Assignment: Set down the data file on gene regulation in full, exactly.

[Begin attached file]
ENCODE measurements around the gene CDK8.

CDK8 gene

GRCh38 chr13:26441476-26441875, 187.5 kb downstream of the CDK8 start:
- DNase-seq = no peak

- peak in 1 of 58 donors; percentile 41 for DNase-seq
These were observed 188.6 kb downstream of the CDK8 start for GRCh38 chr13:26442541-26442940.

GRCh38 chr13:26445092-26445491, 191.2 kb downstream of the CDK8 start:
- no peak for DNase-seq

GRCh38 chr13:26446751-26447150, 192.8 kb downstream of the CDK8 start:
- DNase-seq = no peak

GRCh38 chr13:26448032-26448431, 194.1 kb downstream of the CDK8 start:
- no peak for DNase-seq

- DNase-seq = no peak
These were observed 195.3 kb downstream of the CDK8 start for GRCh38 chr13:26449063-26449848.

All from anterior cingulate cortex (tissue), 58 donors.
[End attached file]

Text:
ENCODE measurements around the gene CDK8.

CDK8 gene

GRCh38 chr13:26441476-26441875, 187.5 kb downstream of the CDK8 start:
- DNase-seq = no peak

- peak in 1 of 58 donors; percentile 41 for DNase-seq
These were observed 188.6 kb downstream of the CDK8 start for GRCh38 chr13:26442541-26442940.

GRCh38 chr13:26445092-26445491, 191.2 kb downstream of the CDK8 start:
- no peak for DNase-seq

GRCh38 chr13:26446751-26447150, 192.8 kb downstream of the CDK8 start:
- DNase-seq = no peak

GRCh38 chr13:26448032-26448431, 194.1 kb downstream of the CDK8 start:
- no peak for DNase-seq

- DNase-seq = no peak
These were observed 195.3 kb downstream of the CDK8 start for GRCh38 chr13:26449063-26449848.

All from anterior cingulate cortex (tissue), 58 donors.